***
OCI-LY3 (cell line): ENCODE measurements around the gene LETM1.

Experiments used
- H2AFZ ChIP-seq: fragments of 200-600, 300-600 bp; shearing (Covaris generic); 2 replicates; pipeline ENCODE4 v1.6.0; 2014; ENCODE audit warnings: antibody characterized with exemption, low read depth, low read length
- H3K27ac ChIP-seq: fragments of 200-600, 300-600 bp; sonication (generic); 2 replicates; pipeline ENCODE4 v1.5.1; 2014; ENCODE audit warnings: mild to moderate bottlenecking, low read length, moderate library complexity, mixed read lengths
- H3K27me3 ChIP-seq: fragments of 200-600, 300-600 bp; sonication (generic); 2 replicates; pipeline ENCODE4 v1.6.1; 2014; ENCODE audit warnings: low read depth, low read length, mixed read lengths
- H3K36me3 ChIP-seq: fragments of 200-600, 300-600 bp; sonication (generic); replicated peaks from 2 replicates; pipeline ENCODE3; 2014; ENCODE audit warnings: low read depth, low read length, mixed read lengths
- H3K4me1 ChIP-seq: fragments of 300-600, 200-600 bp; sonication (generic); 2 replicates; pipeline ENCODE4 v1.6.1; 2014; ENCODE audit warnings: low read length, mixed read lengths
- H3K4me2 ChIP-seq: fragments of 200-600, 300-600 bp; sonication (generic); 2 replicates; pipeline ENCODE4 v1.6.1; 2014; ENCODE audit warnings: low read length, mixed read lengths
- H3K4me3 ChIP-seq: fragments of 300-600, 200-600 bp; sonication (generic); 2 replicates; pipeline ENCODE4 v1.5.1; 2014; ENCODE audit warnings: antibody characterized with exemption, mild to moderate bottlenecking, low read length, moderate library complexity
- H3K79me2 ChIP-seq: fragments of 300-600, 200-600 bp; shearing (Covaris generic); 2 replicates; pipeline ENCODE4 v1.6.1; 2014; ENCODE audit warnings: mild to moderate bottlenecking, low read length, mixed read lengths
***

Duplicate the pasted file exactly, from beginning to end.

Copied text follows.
OCI-LY3 (cell line): ENCODE measurements around the gene LETM1.

Experiments used
- H2AFZ ChIP-seq: fragments of 200-600, 300-600 bp; shearing (Covaris generic); 2 replicates; pipeline ENCODE4 v1.6.0; 2014; ENCODE audit warnings: antibody characterized with exemption, low read depth, low read length
- H3K27ac ChIP-seq: fragments of 200-600, 300-600 bp; sonication (generic); 2 replicates; pipeline ENCODE4 v1.5.1; 2014; ENCODE audit warnings: mild to moderate bottlenecking, low read length, moderate library complexity, mixed read lengths
- H3K27me3 ChIP-seq: fragments of 200-600, 300-600 bp; sonication (generic); 2 replicates; pipeline ENCODE4 v1.6.1; 2014; ENCODE audit warnings: low read depth, low read length, mixed read lengths
- H3K36me3 ChIP-seq: fragments of 200-600, 300-600 bp; sonication (generic); replicated peaks from 2 replicates; pipeline ENCODE3; 2014; ENCODE audit warnings: low read depth, low read length, mixed read lengths
- H3K4me1 ChIP-seq: fragments of 300-600, 200-600 bp; sonication (generic); 2 replicates; pipeline ENCODE4 v1.6.1; 2014; ENCODE audit warnings: low read length, mixed read lengths
- H3K4me2 ChIP-seq: fragments of 200-600, 300-600 bp; sonication (generic); 2 replicates; pipeline ENCODE4 v1.6.1; 2014; ENCODE audit warnings: low read length, mixed read lengths
- H3K4me3 ChIP-seq: fragments of 300-600, 200-600 bp; sonication (generic); 2 replicates; pipeline ENCODE4 v1.5.1; 2014; ENCODE audit warnings: antibody characterized with exemption, mild to moderate bottlenecking, low read length, moderate library complexity
- H3K79me2 ChIP-seq: fragments of 300-600, 200-600 bp; shearing (Covaris generic); 2 replicates; pipeline ENCODE4 v1.6.1; 2014; ENCODE audit warnings: mild to moderate bottlenecking, low read length, mixed read lengths